The American Academy of Pediatrics, which publishes Pediatrics, recommends mothers breast-feed exclusively for at least six months. Its studies show breast milk has all the essential nutrients, calories and fluids a baby needs to be healthy, including antibodies to help prevent infections. However, commercial infant formulas are a nutritious alternative, it notes.
What is most important, according to Buchi and the AAP, is feeding newborns in their first hours and days with their mother's colostrum, which forms late in pregnancy and appears before breast milk. It's high in protein and low in fat.
While more than 80 percent of Utah mothers breast-feed at least once, the CDC reports that 21.8 percent of the state's infants receive formula within two days of being born.
Buchi said medical center staff do not require parents to breast-feed exclusively but provide facts and support for those who choose to do so.
Doctors promote breast milk for the long-term health of infants, Buchi said. Still, formula sometimes must be provided to babies for medical reasons. And it is "good food," she said, noting every parent's situation is different.
"You just provide information and let them make the choice," Buchi said. "Children still thrive being formula fed."
As they left the hospital Thursday, the Clarks said they felt well-prepared. But they're not sure what struggles they'll face, or whether they'll need to use formula when Annette returns to her job at the U.
"We see breast-feeding as the best option," said Ken, 37, who works at Rocky Mountain Power. "But we don't know what it's going to be like. We have a plan, but it could definitely veer off."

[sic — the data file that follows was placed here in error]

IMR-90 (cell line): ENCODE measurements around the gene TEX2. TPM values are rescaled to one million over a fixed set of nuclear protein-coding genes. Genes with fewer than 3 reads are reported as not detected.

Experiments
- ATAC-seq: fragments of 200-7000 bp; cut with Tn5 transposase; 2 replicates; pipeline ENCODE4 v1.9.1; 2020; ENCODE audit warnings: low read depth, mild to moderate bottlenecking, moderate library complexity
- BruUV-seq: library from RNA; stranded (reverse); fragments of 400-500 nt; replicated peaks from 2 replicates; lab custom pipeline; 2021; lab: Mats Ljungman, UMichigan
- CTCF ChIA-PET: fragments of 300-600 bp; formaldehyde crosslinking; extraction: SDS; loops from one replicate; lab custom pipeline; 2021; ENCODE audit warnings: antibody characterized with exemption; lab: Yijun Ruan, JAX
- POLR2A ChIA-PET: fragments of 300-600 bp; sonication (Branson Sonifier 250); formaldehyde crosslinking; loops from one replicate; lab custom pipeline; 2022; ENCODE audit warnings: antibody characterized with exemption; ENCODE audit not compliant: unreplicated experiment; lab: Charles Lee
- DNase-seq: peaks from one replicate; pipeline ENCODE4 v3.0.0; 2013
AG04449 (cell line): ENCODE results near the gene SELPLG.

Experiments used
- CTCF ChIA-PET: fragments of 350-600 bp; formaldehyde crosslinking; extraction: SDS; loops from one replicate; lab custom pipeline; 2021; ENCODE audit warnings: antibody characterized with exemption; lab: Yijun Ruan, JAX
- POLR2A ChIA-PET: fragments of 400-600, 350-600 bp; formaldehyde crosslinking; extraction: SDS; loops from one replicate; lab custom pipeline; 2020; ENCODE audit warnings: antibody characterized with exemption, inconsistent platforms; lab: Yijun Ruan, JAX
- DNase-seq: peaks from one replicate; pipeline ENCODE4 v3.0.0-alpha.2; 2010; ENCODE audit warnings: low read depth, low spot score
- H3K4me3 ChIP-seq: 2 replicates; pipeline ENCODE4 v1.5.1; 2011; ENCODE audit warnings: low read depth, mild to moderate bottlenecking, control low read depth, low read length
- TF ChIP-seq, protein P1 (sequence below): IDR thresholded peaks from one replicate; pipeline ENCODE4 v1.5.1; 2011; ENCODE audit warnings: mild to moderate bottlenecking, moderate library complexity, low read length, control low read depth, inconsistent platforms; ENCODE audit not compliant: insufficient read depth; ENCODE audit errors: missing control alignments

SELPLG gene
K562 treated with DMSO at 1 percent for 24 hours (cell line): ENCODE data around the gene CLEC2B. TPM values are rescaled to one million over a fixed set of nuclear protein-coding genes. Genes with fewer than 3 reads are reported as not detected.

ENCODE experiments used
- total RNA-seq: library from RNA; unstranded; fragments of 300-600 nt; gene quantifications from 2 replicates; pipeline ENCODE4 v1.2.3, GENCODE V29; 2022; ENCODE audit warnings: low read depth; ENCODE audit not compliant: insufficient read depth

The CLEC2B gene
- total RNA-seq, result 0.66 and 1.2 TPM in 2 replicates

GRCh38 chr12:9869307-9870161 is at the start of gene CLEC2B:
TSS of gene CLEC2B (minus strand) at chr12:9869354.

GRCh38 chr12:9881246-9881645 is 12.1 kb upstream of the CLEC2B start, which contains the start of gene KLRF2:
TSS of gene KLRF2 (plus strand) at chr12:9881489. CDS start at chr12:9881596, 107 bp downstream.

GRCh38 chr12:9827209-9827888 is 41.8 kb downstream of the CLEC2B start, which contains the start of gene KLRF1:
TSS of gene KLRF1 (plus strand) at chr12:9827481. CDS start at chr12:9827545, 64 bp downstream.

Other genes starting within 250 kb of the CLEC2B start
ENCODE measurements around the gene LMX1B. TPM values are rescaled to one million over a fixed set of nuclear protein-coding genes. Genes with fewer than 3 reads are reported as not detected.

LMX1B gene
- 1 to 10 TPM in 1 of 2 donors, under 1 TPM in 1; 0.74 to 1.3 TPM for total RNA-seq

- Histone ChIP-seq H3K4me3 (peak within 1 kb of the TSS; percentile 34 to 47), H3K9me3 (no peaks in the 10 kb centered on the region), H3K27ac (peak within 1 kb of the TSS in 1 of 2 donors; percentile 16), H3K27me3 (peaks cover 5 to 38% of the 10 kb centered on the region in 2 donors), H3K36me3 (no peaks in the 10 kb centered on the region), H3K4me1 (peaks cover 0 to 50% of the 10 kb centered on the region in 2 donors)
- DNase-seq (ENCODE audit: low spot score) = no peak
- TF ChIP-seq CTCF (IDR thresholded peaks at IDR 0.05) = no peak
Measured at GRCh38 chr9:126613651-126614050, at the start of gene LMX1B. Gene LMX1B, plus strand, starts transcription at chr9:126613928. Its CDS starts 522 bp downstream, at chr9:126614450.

Becoming 'Baby Friendly'
The 10 steps for "Baby Friendly Hospitals," outlined by the World Health Organization and the United Nations Children's Fund:
• Write a breast-feeding policy; educate all health care staff.
• Train staff in skills needed to implement it.
• Tell all pregnant women about the benefits and management of breast-feeding.
• Help mothers start breast-feeding within 1 hour of birth.
• Show mothers how to breast-feed and how to continue producing milk.
• Give newborns only breast milk, unless other food or drink is medically necessary.
• Allow mothers and infants to remain together 24 hours a day.
• Encourage breast-feeding on demand.
• Don't give pacifiers or artificial nipples to breast-feeding infants.
• Foster breast-feeding support groups and refer mothers to them.
A closer look
• In Utah, 44 percent of mothers exclusively breast-feed for three months, and 17 percent continue for six months, ranking Utah slightly above average nationwide.
• However, Utah ranks near the top in mothers having ever breast-fed, at 84.5 percent.
Source: Centers for Disease Control and Prevention
• Breast milk has all the nutrients, calories and fluids a baby needs for healthy growth.
• It contains antibodies to help prevent ear infections, and other bacterial and viral infections, such as meningitis.
• For the mother, breast-feeding reduces her chances of breast and ovarian cancers.
Source • American Academy of Pediatrics